Wikipedia’s definition of a Carabiner reads; A carabiner or karabiner is a specialized type of shackle, a metal loop with a spring-loaded gate used to quickly connect components to a backpack, rope, harness, etc.

Until yesterday, I had not taken true day off. I had no particular need for a day off, gratefully; no blisters, injuries, setbacks that have required several of my Camino friends to stop and rework their plan for a day.

I took the day off because I was afraid to. It’s indicative of my work style back home. The thought is “If I don’t keep going, I’ll lose steam, miss an opportunity, forget a call, lose momentum, etc.”

I booked a simple room in a town of 8,000 people and spent most of the day in silence. And as grace would have it, I didn’t know how much I needed the time away from the 25 kilometer days.

I wrote, sang, gave thanks, meandered the town square, and get this; I sat down and drank a cup of coffee and watched people walk by. Crazy right?

The sad and silly part of that cup of coffee is that before I ordered the cafe con leche, I actually looked at a clock on the wall to make sure I could afford the time it takes to sit and sip. As if I had somewhere to be??? Now that is crazy.

I have conditioned my response to leisure (which for me means rest, calm, satisfaction, peace, joy, a simple pleasure, an oasis) to give it the proper and most significantly minimal time in my day, my mind, my heart, my soul, my being.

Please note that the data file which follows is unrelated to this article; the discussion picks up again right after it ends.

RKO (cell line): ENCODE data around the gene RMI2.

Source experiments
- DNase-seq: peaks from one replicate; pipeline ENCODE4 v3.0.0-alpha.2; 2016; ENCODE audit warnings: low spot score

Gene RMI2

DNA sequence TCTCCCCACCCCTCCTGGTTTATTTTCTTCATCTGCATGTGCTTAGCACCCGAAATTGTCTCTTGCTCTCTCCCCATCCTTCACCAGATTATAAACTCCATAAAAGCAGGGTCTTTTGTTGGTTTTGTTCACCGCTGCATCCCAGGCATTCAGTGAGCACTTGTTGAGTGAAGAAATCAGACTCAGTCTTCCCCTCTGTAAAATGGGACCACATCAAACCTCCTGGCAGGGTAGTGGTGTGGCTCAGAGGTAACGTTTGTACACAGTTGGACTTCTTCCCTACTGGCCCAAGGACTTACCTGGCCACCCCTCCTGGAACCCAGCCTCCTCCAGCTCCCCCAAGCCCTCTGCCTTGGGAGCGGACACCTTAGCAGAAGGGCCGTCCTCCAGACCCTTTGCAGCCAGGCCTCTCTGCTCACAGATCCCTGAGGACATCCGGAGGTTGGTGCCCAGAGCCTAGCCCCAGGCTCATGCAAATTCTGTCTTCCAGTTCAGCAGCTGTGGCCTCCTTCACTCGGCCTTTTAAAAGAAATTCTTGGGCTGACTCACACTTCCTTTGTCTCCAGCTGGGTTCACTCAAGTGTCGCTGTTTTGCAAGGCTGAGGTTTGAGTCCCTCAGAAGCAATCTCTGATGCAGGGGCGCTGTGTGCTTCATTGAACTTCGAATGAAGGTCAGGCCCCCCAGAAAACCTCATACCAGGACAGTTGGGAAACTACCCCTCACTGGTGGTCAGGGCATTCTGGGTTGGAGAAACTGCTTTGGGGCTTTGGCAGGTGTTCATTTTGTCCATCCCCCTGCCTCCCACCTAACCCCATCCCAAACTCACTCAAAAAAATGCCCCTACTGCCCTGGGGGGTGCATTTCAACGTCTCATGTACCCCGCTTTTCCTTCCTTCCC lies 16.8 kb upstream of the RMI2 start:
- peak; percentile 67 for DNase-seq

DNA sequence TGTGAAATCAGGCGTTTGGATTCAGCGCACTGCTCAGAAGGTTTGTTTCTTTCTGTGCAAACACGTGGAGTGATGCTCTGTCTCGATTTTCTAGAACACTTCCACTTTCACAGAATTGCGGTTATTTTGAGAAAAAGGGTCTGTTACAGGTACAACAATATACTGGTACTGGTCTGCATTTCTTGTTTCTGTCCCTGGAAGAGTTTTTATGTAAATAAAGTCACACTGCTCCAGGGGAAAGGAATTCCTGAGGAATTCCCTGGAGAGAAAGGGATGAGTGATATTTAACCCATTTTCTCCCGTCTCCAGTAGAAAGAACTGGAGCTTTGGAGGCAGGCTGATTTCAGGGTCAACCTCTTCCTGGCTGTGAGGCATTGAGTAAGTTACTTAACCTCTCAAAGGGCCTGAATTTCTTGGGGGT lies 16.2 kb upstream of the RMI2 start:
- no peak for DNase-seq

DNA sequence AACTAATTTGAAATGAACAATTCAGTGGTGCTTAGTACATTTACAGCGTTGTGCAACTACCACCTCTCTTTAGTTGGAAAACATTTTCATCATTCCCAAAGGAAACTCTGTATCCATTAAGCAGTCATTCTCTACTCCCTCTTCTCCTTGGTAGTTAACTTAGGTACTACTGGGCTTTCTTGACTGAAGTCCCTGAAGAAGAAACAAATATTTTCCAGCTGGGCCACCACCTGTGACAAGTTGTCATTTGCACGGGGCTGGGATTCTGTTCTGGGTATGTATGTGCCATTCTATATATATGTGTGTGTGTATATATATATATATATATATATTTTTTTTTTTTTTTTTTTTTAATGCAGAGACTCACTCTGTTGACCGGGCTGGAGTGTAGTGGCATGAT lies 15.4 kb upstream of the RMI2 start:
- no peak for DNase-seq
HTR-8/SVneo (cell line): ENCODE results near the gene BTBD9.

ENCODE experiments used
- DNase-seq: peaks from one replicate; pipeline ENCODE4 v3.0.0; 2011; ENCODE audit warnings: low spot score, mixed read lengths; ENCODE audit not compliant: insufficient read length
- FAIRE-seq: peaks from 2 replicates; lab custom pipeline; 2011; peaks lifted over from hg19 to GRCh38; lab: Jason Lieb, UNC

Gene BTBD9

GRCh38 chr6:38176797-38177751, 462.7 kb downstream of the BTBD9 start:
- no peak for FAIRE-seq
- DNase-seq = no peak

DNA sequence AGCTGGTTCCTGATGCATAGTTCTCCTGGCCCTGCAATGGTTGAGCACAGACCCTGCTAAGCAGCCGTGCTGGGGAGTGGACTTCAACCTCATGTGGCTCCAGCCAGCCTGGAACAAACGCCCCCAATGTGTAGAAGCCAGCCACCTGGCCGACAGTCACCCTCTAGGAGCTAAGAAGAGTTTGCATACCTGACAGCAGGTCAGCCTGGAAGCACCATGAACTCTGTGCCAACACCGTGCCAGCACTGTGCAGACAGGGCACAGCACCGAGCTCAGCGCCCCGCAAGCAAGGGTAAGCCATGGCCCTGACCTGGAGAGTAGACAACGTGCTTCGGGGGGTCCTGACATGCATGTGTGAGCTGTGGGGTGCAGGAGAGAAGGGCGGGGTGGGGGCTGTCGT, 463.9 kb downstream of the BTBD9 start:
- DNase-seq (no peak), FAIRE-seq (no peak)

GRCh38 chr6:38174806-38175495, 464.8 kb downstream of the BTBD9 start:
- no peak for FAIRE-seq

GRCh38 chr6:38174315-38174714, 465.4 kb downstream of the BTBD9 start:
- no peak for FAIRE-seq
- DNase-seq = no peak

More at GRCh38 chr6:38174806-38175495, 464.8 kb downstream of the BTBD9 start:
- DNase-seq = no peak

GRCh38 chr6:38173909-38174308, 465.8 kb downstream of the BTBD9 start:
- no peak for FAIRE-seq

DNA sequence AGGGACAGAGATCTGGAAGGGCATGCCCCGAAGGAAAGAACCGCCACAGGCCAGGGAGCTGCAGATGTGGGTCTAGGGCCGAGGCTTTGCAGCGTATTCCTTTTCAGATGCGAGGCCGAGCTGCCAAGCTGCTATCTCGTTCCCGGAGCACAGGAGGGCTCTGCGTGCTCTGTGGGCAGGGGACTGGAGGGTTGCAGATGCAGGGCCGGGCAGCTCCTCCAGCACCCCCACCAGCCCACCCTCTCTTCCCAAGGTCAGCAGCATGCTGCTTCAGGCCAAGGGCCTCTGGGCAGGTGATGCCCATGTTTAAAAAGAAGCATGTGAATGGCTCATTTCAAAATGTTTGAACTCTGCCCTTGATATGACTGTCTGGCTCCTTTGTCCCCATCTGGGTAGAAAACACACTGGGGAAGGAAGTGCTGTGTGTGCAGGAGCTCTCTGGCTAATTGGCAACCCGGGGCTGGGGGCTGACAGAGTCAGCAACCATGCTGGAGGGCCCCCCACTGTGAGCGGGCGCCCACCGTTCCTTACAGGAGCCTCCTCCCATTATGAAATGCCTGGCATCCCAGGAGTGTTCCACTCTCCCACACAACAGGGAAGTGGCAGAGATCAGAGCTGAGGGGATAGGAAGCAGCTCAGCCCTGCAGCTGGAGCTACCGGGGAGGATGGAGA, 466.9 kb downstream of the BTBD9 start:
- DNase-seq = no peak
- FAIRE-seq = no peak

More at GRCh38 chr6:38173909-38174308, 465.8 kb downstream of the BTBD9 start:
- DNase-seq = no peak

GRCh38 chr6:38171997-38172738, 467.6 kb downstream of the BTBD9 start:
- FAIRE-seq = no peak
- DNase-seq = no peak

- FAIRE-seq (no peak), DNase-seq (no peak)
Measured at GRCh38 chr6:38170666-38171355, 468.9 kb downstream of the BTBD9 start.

When I woke this morning I longed for more silence and stillness. I reached over to a small table with all my gear and accidentally pushed a carabiner off the edge and it dropped loudly onto the floor.

And it hit me. I’ve carabinered several items to my backpack. A wide brimmed hat for the sunny afternoons. A two liter water bag. A windbreaker for colder weather.

Why not Silence and Stillness?

At this time of year, the Camino is sparsely populated, unlike the summer months where pilgrims are everywhere…in front, behind, and beside you. So, getting quiet time is not difficult, it just takes mindfulness.

So today, I’m attaching a carabiner that will appear to the laymen’s eye to not have anything locked into it’s spring-loaded metal loop. But you and I will know different. Silence and Stillness are on board.

And I vow to sit with a cafe con leche along the trail, watch people go by, and not look at the clock.

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  • Robert November 8, 2016, 6:01 pm

    I read this entry, and thought back to several years ago when I went on a study abroad trip with my daughter Hannah. We spent 8 days on a Pacific island that had no electricity. The sun became our clock/watch. It was a very powerful lesson to learn about time. We all have 24 hours in a day. How we prioritize and spend it is how we all differ.